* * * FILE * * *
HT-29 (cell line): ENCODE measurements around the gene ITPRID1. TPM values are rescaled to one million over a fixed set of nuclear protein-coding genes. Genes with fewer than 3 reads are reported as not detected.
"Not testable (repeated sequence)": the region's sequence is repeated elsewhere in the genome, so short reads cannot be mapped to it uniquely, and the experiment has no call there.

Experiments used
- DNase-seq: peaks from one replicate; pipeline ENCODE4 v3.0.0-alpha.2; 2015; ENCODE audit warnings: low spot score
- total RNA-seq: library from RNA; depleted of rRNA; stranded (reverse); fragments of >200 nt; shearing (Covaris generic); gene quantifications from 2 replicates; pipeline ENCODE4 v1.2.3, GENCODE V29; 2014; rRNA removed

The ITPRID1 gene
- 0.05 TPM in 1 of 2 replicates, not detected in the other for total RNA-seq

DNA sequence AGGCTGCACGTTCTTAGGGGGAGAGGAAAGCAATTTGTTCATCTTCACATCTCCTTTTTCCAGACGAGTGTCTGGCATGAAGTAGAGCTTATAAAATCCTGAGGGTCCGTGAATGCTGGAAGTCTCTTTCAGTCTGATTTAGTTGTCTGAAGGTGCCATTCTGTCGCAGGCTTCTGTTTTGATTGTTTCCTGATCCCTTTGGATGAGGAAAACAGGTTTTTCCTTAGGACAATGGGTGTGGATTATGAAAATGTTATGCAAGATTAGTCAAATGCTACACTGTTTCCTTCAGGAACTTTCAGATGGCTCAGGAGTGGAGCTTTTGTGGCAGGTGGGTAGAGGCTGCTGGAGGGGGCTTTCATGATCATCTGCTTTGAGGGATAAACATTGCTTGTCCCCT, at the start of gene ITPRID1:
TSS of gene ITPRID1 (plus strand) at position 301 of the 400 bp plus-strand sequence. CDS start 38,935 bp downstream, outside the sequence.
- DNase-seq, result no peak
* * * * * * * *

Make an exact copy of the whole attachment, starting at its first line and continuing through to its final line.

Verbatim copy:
HT-29 (cell line): ENCODE measurements around the gene ITPRID1. TPM values are rescaled to one million over a fixed set of nuclear protein-coding genes. Genes with fewer than 3 reads are reported as not detected.
"Not testable (repeated sequence)": the region's sequence is repeated elsewhere in the genome, so short reads cannot be mapped to it uniquely, and the experiment has no call there.

Experiments used
- DNase-seq: peaks from one replicate; pipeline ENCODE4 v3.0.0-alpha.2; 2015; ENCODE audit warnings: low spot score
- total RNA-seq: library from RNA; depleted of rRNA; stranded (reverse); fragments of >200 nt; shearing (Covaris generic); gene quantifications from 2 replicates; pipeline ENCODE4 v1.2.3, GENCODE V29; 2014; rRNA removed

The ITPRID1 gene
- 0.05 TPM in 1 of 2 replicates, not detected in the other for total RNA-seq

DNA sequence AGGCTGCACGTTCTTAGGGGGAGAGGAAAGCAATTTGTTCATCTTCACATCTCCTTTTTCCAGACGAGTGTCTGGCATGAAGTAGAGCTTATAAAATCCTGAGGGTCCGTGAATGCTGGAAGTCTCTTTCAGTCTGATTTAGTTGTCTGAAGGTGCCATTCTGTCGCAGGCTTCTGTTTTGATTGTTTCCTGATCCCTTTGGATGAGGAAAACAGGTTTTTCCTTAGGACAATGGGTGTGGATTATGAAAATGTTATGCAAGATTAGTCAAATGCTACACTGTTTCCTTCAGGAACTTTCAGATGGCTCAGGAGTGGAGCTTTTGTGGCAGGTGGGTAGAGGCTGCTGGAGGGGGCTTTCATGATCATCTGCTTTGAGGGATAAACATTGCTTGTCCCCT, at the start of gene ITPRID1:
TSS of gene ITPRID1 (plus strand) at position 301 of the 400 bp plus-strand sequence. CDS start 38,935 bp downstream, outside the sequence.
- DNase-seq, result no peak